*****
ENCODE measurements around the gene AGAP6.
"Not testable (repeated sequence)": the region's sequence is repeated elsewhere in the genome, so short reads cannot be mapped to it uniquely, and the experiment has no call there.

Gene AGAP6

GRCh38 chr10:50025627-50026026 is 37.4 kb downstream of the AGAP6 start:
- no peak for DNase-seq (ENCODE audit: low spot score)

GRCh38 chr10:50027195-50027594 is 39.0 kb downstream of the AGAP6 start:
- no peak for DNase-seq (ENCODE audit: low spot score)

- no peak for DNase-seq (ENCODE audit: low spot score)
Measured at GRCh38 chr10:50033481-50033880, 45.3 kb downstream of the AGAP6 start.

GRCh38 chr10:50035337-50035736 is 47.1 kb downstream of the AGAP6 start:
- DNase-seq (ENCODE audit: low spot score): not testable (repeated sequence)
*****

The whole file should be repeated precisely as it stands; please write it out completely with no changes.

ENCODE measurements around the gene AGAP6.
"Not testable (repeated sequence)": the region's sequence is repeated elsewhere in the genome, so short reads cannot be mapped to it uniquely, and the experiment has no call there.

Gene AGAP6

GRCh38 chr10:50025627-50026026 is 37.4 kb downstream of the AGAP6 start:
- no peak for DNase-seq (ENCODE audit: low spot score)

GRCh38 chr10:50027195-50027594 is 39.0 kb downstream of the AGAP6 start:
- no peak for DNase-seq (ENCODE audit: low spot score)

- no peak for DNase-seq (ENCODE audit: low spot score)
Measured at GRCh38 chr10:50033481-50033880, 45.3 kb downstream of the AGAP6 start.

GRCh38 chr10:50035337-50035736 is 47.1 kb downstream of the AGAP6 start:
- DNase-seq (ENCODE audit: low spot score): not testable (repeated sequence)